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DeWitt Clinton

DeWitt Clinton (March 2, 1769 - February 11, 1828) was an early American politician. Born in Little Britain, New York[?], he was educated at what is now Columbia University. He became the secretary to his uncle, George Clinton, who was the governor of New York. Soon after he became a member of the Anti-Federalist party. DeWitt was a member of the New York state legislature from 1797 until 1802. He then stepped up to becoming a member of the United States Senate, which he resigned from in 1803, to become the Mayor of New York City. He served as Mayor until 1815.

In 1812 Clinton ran for President of the United States, but was defeated by James Madison. Clinton was able to accomplish many things as a leader in civic and state affairs such as: New York public school system, encouragingd the steam navigation, modifying the laws governing criminals and debtors, and he was largely responsible for the creation of the Erie Canal. In 1817 DeWitt Clinton became the governor of New York until 1823. He imagined a Canal from Buffalo, New York on the Eastern Shore of Lake Erie to Albany, New York on the upper Hudson River, a distance of almost 400 miles. So, in 1817 he persuaded the state lawmakers to provide 7 million dollars for the construction of a Canal 363 miles long and 40 feet wide, and four feet deep. In 1825, when the Canal was finished, Governor DeWitt Clinton opened the Erie Canal, sailing in the packet boat Seneca Chief along the Canal into Buffalo. After sailing from the mouth of Lake Erie to New York City, he emptied two casks of water from Lake Erie into the Atlantic Ocean, celebrating the first connection of waters from East to West in the ceremonial "Marriage of the Waters".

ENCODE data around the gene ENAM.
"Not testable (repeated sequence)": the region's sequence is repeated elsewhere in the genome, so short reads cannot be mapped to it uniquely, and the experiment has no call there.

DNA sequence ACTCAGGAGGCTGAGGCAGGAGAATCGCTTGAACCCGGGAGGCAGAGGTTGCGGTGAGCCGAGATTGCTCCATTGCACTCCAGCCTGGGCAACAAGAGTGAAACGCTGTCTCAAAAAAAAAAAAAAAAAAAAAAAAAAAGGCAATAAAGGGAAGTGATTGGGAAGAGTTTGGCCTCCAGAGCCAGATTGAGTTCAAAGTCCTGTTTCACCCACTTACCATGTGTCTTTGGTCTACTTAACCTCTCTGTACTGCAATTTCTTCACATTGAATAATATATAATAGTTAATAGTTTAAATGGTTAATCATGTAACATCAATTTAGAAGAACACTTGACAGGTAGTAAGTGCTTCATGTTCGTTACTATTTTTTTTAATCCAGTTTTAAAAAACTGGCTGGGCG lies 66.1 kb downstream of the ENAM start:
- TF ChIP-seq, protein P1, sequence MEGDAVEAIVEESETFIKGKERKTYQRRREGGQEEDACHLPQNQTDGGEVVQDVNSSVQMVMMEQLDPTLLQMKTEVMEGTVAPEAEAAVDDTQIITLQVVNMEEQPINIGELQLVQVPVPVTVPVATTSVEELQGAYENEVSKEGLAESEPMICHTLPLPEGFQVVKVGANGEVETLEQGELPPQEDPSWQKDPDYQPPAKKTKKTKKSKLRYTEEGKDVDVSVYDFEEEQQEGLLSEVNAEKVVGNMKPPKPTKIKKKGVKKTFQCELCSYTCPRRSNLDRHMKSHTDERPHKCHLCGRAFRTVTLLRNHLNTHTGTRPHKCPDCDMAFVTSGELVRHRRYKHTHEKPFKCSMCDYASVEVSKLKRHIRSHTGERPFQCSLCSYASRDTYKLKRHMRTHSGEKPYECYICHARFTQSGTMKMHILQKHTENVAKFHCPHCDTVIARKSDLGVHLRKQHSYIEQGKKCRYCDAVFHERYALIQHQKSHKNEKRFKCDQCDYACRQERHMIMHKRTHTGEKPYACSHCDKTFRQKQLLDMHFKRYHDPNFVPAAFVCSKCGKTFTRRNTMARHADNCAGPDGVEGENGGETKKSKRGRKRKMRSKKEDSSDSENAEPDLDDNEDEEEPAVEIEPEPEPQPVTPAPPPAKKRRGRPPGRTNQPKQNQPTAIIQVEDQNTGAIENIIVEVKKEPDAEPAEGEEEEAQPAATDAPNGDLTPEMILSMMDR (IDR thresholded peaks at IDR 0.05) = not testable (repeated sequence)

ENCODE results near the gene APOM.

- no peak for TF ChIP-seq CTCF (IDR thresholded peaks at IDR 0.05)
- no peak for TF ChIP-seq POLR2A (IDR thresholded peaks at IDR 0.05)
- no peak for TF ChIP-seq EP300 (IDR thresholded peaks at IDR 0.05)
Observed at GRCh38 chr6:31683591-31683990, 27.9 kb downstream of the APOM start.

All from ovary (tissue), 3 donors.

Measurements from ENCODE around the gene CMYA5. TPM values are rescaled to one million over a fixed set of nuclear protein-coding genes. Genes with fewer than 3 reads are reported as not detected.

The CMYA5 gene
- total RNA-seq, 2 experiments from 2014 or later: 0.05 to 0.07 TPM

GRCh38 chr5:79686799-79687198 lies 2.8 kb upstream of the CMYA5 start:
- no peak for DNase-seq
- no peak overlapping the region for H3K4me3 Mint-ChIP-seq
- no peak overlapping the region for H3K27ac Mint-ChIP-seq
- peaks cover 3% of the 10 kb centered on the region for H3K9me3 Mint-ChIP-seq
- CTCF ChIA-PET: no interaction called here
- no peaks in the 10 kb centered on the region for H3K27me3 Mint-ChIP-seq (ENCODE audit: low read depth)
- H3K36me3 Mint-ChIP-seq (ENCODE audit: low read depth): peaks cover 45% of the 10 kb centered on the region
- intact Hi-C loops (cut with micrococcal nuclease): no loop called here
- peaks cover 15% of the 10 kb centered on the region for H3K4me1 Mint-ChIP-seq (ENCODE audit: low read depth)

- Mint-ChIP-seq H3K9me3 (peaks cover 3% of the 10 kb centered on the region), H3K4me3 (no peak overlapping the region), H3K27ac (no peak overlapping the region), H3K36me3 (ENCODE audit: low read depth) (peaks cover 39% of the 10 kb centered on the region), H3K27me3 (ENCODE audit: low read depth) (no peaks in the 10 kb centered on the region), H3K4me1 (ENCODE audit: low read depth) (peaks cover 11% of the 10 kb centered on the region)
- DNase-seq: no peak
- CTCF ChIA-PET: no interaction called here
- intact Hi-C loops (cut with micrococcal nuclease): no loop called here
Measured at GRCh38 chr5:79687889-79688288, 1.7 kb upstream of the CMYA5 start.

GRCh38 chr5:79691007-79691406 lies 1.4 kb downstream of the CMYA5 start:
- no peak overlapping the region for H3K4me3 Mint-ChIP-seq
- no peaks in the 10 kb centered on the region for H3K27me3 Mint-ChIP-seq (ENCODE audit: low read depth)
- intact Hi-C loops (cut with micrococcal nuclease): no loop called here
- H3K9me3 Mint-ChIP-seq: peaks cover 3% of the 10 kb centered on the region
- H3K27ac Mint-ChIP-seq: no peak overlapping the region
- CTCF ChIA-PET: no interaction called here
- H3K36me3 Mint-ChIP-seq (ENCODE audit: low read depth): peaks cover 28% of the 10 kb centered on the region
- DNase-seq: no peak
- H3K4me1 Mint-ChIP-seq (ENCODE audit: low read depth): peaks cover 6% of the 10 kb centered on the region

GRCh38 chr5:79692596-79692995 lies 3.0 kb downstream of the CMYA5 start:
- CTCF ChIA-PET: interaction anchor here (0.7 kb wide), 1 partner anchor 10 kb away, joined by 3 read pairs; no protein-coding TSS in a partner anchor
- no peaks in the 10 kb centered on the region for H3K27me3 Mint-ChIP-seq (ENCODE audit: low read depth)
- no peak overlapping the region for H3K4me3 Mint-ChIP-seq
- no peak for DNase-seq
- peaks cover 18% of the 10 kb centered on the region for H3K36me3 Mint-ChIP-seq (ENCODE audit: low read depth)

Clinton died at the age of 59 February 11, 1828, and was interred in the Green-Wood Cemetery in Brooklyn, New York.

Named for him are:

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